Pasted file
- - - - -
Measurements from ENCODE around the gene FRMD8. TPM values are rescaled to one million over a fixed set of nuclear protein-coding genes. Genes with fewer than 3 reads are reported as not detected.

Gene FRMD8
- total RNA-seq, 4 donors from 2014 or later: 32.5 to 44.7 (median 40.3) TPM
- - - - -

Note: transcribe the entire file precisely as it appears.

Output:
Measurements from ENCODE around the gene FRMD8. TPM values are rescaled to one million over a fixed set of nuclear protein-coding genes. Genes with fewer than 3 reads are reported as not detected.

Gene FRMD8
- total RNA-seq, 4 donors from 2014 or later: 32.5 to 44.7 (median 40.3) TPM